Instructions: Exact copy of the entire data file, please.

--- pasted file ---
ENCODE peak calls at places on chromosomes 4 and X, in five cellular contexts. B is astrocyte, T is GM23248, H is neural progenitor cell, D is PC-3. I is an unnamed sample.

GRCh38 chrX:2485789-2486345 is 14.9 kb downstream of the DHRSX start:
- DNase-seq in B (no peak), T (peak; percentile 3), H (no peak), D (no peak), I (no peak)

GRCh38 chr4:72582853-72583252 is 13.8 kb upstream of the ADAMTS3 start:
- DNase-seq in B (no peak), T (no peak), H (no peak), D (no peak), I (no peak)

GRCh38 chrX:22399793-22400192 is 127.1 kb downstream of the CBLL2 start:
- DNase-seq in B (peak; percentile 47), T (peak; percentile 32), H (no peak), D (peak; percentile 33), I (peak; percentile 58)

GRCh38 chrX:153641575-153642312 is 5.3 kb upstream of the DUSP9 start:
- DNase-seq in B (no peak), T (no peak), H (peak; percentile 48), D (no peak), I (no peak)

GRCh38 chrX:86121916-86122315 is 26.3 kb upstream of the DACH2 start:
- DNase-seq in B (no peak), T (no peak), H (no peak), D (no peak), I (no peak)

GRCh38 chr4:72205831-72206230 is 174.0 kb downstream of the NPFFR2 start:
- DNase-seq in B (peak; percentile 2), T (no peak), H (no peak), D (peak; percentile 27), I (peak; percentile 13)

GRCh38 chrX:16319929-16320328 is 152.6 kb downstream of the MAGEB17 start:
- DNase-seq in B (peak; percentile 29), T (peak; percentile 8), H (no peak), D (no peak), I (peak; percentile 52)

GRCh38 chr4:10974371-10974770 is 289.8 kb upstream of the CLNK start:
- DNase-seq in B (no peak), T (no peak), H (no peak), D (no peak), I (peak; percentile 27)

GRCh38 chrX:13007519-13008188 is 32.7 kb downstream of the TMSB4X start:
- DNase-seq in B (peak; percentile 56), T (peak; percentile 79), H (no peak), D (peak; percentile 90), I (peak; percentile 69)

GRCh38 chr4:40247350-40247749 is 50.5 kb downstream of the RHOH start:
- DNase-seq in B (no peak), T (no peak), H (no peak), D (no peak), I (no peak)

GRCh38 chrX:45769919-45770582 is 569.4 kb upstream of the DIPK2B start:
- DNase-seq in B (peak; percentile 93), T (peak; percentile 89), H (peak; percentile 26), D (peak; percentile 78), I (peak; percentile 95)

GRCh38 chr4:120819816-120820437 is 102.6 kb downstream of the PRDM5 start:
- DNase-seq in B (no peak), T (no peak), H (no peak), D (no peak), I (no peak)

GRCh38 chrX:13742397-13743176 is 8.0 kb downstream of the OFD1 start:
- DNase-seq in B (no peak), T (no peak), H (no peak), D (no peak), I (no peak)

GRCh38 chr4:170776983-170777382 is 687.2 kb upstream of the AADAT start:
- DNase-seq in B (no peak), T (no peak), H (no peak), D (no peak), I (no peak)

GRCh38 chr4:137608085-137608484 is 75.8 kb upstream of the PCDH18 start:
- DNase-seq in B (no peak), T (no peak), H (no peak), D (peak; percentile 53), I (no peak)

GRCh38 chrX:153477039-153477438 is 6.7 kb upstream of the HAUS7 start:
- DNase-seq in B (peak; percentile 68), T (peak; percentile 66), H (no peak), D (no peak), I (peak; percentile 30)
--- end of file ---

ENCODE peak calls at places on chromosomes 4 and X, in five cellular contexts. B is astrocyte, T is GM23248, H is neural progenitor cell, D is PC-3. I is an unnamed sample.

GRCh38 chrX:2485789-2486345 is 14.9 kb downstream of the DHRSX start:
- DNase-seq in B (no peak), T (peak; percentile 3), H (no peak), D (no peak), I (no peak)

GRCh38 chr4:72582853-72583252 is 13.8 kb upstream of the ADAMTS3 start:
- DNase-seq in B (no peak), T (no peak), H (no peak), D (no peak), I (no peak)

GRCh38 chrX:22399793-22400192 is 127.1 kb downstream of the CBLL2 start:
- DNase-seq in B (peak; percentile 47), T (peak; percentile 32), H (no peak), D (peak; percentile 33), I (peak; percentile 58)

GRCh38 chrX:153641575-153642312 is 5.3 kb upstream of the DUSP9 start:
- DNase-seq in B (no peak), T (no peak), H (peak; percentile 48), D (no peak), I (no peak)

GRCh38 chrX:86121916-86122315 is 26.3 kb upstream of the DACH2 start:
- DNase-seq in B (no peak), T (no peak), H (no peak), D (no peak), I (no peak)

GRCh38 chr4:72205831-72206230 is 174.0 kb downstream of the NPFFR2 start:
- DNase-seq in B (peak; percentile 2), T (no peak), H (no peak), D (peak; percentile 27), I (peak; percentile 13)

GRCh38 chrX:16319929-16320328 is 152.6 kb downstream of the MAGEB17 start:
- DNase-seq in B (peak; percentile 29), T (peak; percentile 8), H (no peak), D (no peak), I (peak; percentile 52)

GRCh38 chr4:10974371-10974770 is 289.8 kb upstream of the CLNK start:
- DNase-seq in B (no peak), T (no peak), H (no peak), D (no peak), I (peak; percentile 27)

GRCh38 chrX:13007519-13008188 is 32.7 kb downstream of the TMSB4X start:
- DNase-seq in B (peak; percentile 56), T (peak; percentile 79), H (no peak), D (peak; percentile 90), I (peak; percentile 69)

GRCh38 chr4:40247350-40247749 is 50.5 kb downstream of the RHOH start:
- DNase-seq in B (no peak), T (no peak), H (no peak), D (no peak), I (no peak)

GRCh38 chrX:45769919-45770582 is 569.4 kb upstream of the DIPK2B start:
- DNase-seq in B (peak; percentile 93), T (peak; percentile 89), H (peak; percentile 26), D (peak; percentile 78), I (peak; percentile 95)

GRCh38 chr4:120819816-120820437 is 102.6 kb downstream of the PRDM5 start:
- DNase-seq in B (no peak), T (no peak), H (no peak), D (no peak), I (no peak)

GRCh38 chrX:13742397-13743176 is 8.0 kb downstream of the OFD1 start:
- DNase-seq in B (no peak), T (no peak), H (no peak), D (no peak), I (no peak)

GRCh38 chr4:170776983-170777382 is 687.2 kb upstream of the AADAT start:
- DNase-seq in B (no peak), T (no peak), H (no peak), D (no peak), I (no peak)

GRCh38 chr4:137608085-137608484 is 75.8 kb upstream of the PCDH18 start:
- DNase-seq in B (no peak), T (no peak), H (no peak), D (peak; percentile 53), I (no peak)

GRCh38 chrX:153477039-153477438 is 6.7 kb upstream of the HAUS7 start:
- DNase-seq in B (peak; percentile 68), T (peak; percentile 66), H (no peak), D (no peak), I (peak; percentile 30)